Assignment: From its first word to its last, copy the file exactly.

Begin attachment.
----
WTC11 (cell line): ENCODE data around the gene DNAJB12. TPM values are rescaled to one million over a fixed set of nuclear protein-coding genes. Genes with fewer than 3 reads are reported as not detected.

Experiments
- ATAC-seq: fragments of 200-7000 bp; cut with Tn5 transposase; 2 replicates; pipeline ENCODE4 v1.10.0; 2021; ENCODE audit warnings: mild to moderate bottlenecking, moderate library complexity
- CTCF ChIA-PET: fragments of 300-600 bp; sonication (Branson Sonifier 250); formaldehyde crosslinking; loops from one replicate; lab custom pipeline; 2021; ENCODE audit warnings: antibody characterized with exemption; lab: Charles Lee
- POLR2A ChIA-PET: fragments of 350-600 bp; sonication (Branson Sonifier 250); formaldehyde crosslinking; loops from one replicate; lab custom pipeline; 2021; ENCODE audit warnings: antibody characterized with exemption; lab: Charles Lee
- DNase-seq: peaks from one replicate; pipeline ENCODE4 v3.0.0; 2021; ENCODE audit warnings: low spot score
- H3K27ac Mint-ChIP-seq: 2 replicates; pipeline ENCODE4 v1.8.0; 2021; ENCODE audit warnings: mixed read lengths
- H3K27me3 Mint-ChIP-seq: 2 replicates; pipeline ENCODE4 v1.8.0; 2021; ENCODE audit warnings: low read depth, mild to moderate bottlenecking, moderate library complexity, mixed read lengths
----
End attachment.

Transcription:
WTC11 (cell line): ENCODE data around the gene DNAJB12. TPM values are rescaled to one million over a fixed set of nuclear protein-coding genes. Genes with fewer than 3 reads are reported as not detected.

Experiments
- ATAC-seq: fragments of 200-7000 bp; cut with Tn5 transposase; 2 replicates; pipeline ENCODE4 v1.10.0; 2021; ENCODE audit warnings: mild to moderate bottlenecking, moderate library complexity
- CTCF ChIA-PET: fragments of 300-600 bp; sonication (Branson Sonifier 250); formaldehyde crosslinking; loops from one replicate; lab custom pipeline; 2021; ENCODE audit warnings: antibody characterized with exemption; lab: Charles Lee
- POLR2A ChIA-PET: fragments of 350-600 bp; sonication (Branson Sonifier 250); formaldehyde crosslinking; loops from one replicate; lab custom pipeline; 2021; ENCODE audit warnings: antibody characterized with exemption; lab: Charles Lee
- DNase-seq: peaks from one replicate; pipeline ENCODE4 v3.0.0; 2021; ENCODE audit warnings: low spot score
- H3K27ac Mint-ChIP-seq: 2 replicates; pipeline ENCODE4 v1.8.0; 2021; ENCODE audit warnings: mixed read lengths
- H3K27me3 Mint-ChIP-seq: 2 replicates; pipeline ENCODE4 v1.8.0; 2021; ENCODE audit warnings: low read depth, mild to moderate bottlenecking, moderate library complexity, mixed read lengths